Industrial production of selenium usually involves the extraction of selenium dioxide from residues obtained during the purification of copper. Common production from the residue then begins by oxidation with sodium carbonate to produce selenium dioxide, which is mixed with water and acidified to form selenous acid (oxidation step). Selenous acid is bubbled with sulfur dioxide (reduction step) to give elemental selenium.
About 2,000 tonnes of selenium were produced in 2011 worldwide, mostly in Germany (650 t), Japan (630 t), Belgium (200 t), and Russia (140 t), and the total reserves were estimated at 93,000 tonnes. These data exclude two major producers: the United States and China. A previous sharp increase was observed in 2004 from $4–$5 to $27/lb. The price was relatively stable during 2004–2010 at about US$30 per pound (in 100 pound lots) but increased to $65/lb in 2011. The consumption in 2010 was divided as follows: metallurgy – 30%, glass manufacturing – 30%, agriculture – 10%, chemicals and pigments – 10%, and electronics – 10%. China is the dominant consumer of selenium at 1,500–2,000 tonnes/year.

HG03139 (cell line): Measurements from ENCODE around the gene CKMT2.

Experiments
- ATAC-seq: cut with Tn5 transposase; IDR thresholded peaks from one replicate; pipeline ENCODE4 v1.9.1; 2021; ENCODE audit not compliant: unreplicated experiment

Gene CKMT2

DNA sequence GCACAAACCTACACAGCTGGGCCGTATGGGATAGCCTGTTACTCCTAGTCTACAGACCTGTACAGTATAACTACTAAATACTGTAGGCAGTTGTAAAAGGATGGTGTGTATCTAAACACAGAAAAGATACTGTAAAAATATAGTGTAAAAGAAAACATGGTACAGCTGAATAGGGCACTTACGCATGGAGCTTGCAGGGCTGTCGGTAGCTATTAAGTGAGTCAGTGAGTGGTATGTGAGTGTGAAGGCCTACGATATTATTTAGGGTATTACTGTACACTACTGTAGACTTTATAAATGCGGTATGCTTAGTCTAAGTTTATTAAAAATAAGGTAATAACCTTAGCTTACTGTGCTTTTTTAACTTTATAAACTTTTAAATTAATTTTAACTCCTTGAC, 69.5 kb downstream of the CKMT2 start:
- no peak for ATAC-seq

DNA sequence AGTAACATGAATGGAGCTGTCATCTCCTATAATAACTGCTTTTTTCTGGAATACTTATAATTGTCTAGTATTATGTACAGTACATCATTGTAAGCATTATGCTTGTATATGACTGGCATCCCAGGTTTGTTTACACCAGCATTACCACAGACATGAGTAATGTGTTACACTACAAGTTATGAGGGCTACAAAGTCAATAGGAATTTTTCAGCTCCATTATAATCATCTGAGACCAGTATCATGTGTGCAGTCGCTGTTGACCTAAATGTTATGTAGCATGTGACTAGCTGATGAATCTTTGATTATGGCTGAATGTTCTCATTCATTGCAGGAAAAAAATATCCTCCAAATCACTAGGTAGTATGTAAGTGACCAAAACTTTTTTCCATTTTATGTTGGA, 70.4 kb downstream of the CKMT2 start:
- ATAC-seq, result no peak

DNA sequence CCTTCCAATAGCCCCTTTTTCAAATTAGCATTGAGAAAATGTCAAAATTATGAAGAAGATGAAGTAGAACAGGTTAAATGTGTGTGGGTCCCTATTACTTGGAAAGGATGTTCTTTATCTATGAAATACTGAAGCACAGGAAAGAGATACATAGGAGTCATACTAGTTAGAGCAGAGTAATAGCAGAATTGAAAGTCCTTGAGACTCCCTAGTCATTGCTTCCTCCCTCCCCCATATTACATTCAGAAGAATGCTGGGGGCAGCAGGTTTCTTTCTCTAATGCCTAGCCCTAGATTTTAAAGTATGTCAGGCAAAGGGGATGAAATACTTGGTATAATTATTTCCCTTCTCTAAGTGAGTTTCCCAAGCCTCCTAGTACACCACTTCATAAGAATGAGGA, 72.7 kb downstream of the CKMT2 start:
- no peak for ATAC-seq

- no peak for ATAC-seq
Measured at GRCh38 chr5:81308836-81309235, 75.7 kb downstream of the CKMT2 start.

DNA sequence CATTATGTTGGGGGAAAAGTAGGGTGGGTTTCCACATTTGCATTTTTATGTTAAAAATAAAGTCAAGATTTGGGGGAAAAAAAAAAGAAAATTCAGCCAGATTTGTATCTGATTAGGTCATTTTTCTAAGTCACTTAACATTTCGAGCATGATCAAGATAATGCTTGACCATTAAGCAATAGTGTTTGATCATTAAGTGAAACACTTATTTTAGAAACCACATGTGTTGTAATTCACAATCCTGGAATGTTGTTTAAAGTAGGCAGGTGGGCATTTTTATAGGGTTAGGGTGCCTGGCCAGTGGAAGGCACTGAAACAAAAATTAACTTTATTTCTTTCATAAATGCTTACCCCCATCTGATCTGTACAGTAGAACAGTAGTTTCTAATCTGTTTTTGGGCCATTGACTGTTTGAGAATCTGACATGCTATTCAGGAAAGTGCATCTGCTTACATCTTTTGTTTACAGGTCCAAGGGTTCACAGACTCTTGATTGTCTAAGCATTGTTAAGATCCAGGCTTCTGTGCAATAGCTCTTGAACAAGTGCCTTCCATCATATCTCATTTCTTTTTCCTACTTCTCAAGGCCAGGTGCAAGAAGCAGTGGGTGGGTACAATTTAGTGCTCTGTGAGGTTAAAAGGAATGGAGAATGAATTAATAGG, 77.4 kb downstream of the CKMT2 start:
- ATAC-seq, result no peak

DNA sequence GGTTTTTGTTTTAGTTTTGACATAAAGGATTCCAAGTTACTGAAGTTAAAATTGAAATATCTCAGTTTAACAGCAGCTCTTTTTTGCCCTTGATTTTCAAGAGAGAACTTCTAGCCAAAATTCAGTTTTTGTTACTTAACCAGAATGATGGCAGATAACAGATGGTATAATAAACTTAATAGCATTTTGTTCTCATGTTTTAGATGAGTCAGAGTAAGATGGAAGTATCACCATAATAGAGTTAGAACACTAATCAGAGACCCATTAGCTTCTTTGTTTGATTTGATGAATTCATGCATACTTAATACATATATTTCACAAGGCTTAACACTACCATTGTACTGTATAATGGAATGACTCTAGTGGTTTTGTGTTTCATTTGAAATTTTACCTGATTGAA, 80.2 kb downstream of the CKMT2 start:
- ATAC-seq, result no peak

Researchers found that application of selenium fertilizer to lettuce crops decreased the accumulation of lead and cadmium. Peaches and pears given a foliar selenium spray contained higher levels of selenium and also stayed firm and ripe longer when in storage. In low doses, selenium has shown a beneficial effect on plant resistance to various environmental stress factors including drought, UV-B, soil salinity, and cold or hot temperatures. However, it can damage plants at higher doses.
During the electrowinning of manganese, the addition of selenium dioxide decreases the power necessary to operate the electrolysis cells. China is the largest consumer of selenium dioxide for this purpose. For every tonne of manganese, an average 2 kg selenium oxide is used.
The largest commercial use of Se, accounting for about 50% of consumption, is for the production of glass. Se compounds confer a red color to glass. This color cancels out the green or yellow tints that arise from iron impurities typical for most glass. For this purpose, various selenite and selenate salts are added. For other applications, a red color may be desired, produced by mixtures of CdSe and CdS.